The Stars & Stripes Foundation is a nonprofit organization whose purpose is to educate and invigorate public interest about the American flag, and to restore and conserve our nation's icon. The organization was founded by San Francisco-based husband and wife graphic design duo, Kit and Linda Hinrichs.
The centerpiece of this foundation is the Hinrichs family flag memorabilia collection—amassed over 50 years—containing an array of over 5,000 objects including Native American weavings, political posters, toys and games, packaging, photography, folk and fine art, plus protest pieces from various conflicts in our nation's history.
The foundation stages museum exhibitions around the country, delivers lectures to various groups, and creates a variety of publications to educate the public.
Often when my design colleagues learn that I collect American flags, they are intrigued by my interest. I suspect that some wonder, “How varied can the flag be? You’ve seen one American flag and you’ve seen them all.” Only after I have shown them my collection (which now numbers some three thousand objects), do they appreciate the richness of the topic.
My own fascination with the American flag began as a kid growing up in Los Angeles. My family’s only heirloom was a tattered and patched thirty-six-star Civil War flag sewn by my great-great-great aunt Ida Pepperkorn in 1865. My mom considered it so precious that she kept it wrapped in tissue in a sturdy department-store box, and she stored it in the safest place in the house—under her bed. When I was in first grade, my mom allowed me to take this keepsake to school for show-and-tell. Needless to say, Aunt Ida’s flag received more ooohs and aaahs than the run-of-the-mill pet rabbit, horned toad, and bird’s nest. That was my proudest moment in first grade.
Twenty years later, my parents asked me to be the family caretaker of this coveted flag, and I had it framed and hung it in a prominent place in my first New York apartment, where it became a natural conversation piece whenever anyone visited.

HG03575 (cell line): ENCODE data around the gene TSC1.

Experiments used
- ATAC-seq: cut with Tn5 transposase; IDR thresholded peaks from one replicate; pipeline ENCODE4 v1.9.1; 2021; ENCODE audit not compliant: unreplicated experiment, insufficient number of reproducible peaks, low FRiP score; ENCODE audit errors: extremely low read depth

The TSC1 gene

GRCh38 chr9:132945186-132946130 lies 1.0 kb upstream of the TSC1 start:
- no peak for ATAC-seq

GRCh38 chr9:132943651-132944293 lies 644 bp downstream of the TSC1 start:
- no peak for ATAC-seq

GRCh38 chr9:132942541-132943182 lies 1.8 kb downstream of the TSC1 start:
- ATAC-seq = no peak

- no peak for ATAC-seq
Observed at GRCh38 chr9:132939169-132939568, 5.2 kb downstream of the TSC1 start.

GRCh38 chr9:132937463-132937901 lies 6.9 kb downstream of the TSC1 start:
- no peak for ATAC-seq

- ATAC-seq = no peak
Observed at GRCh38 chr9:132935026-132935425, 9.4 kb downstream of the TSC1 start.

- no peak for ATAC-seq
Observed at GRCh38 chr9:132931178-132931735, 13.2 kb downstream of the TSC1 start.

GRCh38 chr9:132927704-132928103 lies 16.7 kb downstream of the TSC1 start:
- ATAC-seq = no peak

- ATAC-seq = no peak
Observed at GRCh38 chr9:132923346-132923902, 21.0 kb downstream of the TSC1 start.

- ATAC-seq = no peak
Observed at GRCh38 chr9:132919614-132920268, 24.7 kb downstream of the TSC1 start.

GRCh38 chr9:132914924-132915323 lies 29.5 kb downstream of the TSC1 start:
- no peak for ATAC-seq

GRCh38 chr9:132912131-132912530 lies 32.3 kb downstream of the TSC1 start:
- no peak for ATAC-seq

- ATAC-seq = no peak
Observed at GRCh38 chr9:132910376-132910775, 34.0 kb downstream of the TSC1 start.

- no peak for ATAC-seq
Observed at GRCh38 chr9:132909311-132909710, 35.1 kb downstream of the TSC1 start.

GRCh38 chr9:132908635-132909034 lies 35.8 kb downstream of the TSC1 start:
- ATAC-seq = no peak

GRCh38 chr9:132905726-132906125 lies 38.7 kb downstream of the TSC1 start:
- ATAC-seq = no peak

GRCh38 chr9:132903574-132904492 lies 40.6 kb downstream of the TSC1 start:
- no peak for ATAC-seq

My interest in the Stars and Stripes could have ended there, but as a designer, I am in a profession where creating graphic symbols is an important aspect of my work. It was a symbol I couldn’t leave alone. Designers are continually challenged to come up with visual icons that evoke immediate recognition, emotional power, and universal meaning. We talk buzzwords and use terms
like brand building, establishing corporate identity, and creating a clear visual language. By any standard, the American flag has brand value that every corporation would envy. In terms of pure graphic strength, the Stars and Stripes is distinct and compelling. People recognize it even in snippets of color and pattern.
But the American flag is not only a symbol that everyone recognizes. It is also one to which everyone, not only Americans, has a personal and often visceral response. Over the past two hundred years, people have expressed their feelings toward the country through the flag. They have used it to legitimize their cause, whether a product or a political campaign. They have shown their displeasure over a political position or a military activity by their vilification of it. And they have proclaimed their patriotic pride through it, even when reticent to express themselves in actual words.
When I view my collection as a whole, I am fascinated by the many forms and interpretations the Stars and Stripes have taken over the decades. I have found flags frozen in ice cream, made of broken tile and cemented in a wall, carved in tree trunks, baked in cookies, molded in Jell-O, etched in granite, made of pressed flowers, and sprinkled with red, silver, and blue glitter by a Haitian-American immigrant. My design colleagues Bob Brunner and James Biber even used the shape of a waving flag as their inspiration for the design of the official millennium time capsule for the U.S. government. Through this parade of objects and imagery, I’ve learned a lot about the social milieus from which the various flag interpretations emerged. Trying to find out who the Captain Rodgers of the “Corea” flag was led me to read up on Civil War ironclads, obscure battles, and military traditions. Noting that certain materials did not exist prior to a given date prompted me to research manufacturing methods and design styles. It is not just the flag as a designed object that has intrigued me. It is the rich history that surrounds it, too.
For me, the collector’s passion is in the joy of discovery—in sorting through piles of stuff at antiques fairs and flea markets and finally unearthing a new and wonderful iteration of the Stars and Stripes; in learning about how people lived and thought in another time; and in deepening my appreciation of the independent spirit and resourcefulness of the true “designers” of the flag, the American people.
Kit Hinrichs & Linda Hinrichs
Kit Hinrichs, Chairman
Linda Hinrichs, Archivist
Ken Clark, Secretary
Shawn Greene, CFO
Jeff Bridgman, Board Member
Lorne Buchman, Board Member
Amanda Cane, Board Member
Patti Groh, Board Member
Terry Heffernan, Board Member
Chris Hinrichs, Board Member
Delphine Hirasuna, Board Member
Gretchen Kirk, Board Member
Morrow Otis, Board Member
Sarah Schleuning, Board Member
Jon Wilkman, Board Member